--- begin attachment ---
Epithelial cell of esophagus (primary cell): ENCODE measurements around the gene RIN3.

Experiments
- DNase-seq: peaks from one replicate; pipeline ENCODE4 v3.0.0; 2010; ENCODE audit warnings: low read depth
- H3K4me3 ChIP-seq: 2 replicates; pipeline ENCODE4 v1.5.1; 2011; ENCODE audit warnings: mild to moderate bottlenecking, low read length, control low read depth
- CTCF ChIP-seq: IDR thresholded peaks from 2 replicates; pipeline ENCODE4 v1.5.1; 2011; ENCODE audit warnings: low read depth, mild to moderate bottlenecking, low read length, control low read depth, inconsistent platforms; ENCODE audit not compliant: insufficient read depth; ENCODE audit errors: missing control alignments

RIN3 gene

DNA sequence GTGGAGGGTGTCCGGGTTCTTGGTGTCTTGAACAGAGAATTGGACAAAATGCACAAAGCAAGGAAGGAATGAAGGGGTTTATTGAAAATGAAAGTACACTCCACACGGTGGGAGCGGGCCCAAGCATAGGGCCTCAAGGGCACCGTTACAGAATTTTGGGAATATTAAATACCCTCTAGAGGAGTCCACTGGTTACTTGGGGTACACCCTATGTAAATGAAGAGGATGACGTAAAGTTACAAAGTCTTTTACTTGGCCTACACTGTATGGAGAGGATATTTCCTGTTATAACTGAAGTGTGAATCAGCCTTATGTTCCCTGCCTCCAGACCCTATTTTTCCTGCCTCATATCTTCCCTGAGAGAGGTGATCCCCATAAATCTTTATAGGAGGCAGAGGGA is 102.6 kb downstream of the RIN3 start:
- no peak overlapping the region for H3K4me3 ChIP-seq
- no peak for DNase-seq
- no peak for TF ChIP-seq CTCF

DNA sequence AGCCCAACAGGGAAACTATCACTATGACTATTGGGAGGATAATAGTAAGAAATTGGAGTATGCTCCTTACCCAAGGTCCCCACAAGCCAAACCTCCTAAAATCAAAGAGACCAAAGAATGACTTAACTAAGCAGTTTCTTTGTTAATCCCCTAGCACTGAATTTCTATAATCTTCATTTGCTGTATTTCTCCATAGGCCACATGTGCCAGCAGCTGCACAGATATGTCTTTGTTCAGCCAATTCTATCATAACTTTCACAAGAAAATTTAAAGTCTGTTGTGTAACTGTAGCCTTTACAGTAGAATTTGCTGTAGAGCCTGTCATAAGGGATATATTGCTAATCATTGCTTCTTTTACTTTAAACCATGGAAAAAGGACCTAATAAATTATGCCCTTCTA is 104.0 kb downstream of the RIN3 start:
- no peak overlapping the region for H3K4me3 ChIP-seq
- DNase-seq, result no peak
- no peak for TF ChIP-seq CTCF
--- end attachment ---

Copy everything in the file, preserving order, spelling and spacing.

Epithelial cell of esophagus (primary cell): ENCODE measurements around the gene RIN3.

Experiments
- DNase-seq: peaks from one replicate; pipeline ENCODE4 v3.0.0; 2010; ENCODE audit warnings: low read depth
- H3K4me3 ChIP-seq: 2 replicates; pipeline ENCODE4 v1.5.1; 2011; ENCODE audit warnings: mild to moderate bottlenecking, low read length, control low read depth
- CTCF ChIP-seq: IDR thresholded peaks from 2 replicates; pipeline ENCODE4 v1.5.1; 2011; ENCODE audit warnings: low read depth, mild to moderate bottlenecking, low read length, control low read depth, inconsistent platforms; ENCODE audit not compliant: insufficient read depth; ENCODE audit errors: missing control alignments

RIN3 gene

DNA sequence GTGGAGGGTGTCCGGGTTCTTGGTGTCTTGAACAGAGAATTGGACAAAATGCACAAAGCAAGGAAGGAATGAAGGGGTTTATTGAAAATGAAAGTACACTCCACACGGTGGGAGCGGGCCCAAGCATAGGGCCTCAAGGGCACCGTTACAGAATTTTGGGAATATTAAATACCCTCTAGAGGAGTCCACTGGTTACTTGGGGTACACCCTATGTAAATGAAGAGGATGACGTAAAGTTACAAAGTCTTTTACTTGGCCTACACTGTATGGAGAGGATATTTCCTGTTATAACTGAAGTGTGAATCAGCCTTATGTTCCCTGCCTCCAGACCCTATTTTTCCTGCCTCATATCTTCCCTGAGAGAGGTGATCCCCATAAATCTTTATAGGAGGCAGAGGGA is 102.6 kb downstream of the RIN3 start:
- no peak overlapping the region for H3K4me3 ChIP-seq
- no peak for DNase-seq
- no peak for TF ChIP-seq CTCF

DNA sequence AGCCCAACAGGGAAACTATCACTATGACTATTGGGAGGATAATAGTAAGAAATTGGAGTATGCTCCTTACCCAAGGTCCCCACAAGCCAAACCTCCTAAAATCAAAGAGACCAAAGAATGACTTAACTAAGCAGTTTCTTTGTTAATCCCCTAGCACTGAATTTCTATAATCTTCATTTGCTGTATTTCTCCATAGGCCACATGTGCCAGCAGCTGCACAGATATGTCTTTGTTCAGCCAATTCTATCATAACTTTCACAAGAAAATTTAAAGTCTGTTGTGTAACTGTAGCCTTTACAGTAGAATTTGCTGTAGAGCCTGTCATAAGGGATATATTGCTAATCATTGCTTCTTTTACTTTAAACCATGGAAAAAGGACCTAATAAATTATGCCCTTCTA is 104.0 kb downstream of the RIN3 start:
- no peak overlapping the region for H3K4me3 ChIP-seq
- DNase-seq, result no peak
- no peak for TF ChIP-seq CTCF